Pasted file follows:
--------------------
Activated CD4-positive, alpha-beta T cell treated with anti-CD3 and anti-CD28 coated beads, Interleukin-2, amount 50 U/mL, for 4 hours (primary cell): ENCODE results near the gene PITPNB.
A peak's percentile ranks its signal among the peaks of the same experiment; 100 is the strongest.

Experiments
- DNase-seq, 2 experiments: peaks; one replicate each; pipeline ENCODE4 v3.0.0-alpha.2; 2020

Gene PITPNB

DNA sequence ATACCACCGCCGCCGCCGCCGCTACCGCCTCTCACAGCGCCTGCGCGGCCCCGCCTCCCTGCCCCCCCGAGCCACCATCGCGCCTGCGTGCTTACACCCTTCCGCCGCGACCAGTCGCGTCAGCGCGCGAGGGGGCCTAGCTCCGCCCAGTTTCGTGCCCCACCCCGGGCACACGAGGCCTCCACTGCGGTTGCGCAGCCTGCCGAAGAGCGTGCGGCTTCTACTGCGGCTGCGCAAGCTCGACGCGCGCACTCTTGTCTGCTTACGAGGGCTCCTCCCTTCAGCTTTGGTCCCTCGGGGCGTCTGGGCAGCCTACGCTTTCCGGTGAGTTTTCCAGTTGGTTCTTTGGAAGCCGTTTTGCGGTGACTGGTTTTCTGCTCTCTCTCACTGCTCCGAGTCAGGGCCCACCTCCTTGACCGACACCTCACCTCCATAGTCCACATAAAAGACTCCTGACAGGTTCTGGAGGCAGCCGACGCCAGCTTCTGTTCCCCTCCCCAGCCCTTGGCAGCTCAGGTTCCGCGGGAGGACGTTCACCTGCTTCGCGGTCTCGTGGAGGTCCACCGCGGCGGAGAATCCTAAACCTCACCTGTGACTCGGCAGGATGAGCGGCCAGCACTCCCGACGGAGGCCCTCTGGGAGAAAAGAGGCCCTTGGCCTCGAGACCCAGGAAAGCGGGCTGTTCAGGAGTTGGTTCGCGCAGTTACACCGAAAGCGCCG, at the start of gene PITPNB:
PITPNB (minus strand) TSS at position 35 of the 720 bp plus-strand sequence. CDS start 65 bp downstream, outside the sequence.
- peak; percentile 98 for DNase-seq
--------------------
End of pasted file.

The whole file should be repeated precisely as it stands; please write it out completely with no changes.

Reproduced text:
Activated CD4-positive, alpha-beta T cell treated with anti-CD3 and anti-CD28 coated beads, Interleukin-2, amount 50 U/mL, for 4 hours (primary cell): ENCODE results near the gene PITPNB.
A peak's percentile ranks its signal among the peaks of the same experiment; 100 is the strongest.

Experiments
- DNase-seq, 2 experiments: peaks; one replicate each; pipeline ENCODE4 v3.0.0-alpha.2; 2020

Gene PITPNB

DNA sequence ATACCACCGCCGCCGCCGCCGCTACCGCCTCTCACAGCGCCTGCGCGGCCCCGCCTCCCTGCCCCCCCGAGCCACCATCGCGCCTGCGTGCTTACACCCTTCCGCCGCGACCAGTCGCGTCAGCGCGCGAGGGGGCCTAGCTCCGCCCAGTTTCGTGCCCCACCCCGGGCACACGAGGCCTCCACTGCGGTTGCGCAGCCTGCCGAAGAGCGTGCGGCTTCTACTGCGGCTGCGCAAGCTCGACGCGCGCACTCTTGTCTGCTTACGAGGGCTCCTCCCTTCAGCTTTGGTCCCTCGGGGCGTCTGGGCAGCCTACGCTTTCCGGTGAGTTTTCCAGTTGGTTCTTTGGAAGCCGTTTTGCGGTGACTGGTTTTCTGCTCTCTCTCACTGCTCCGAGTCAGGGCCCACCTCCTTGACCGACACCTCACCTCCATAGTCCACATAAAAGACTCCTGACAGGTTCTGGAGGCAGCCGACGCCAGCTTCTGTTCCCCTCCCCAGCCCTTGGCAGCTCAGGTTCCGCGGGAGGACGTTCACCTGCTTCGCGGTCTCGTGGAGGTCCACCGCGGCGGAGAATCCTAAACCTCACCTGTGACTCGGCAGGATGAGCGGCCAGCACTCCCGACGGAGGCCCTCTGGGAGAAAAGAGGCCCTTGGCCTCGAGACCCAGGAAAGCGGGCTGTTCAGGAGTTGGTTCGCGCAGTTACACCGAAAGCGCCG, at the start of gene PITPNB:
PITPNB (minus strand) TSS at position 35 of the 720 bp plus-strand sequence. CDS start 65 bp downstream, outside the sequence.
- peak; percentile 98 for DNase-seq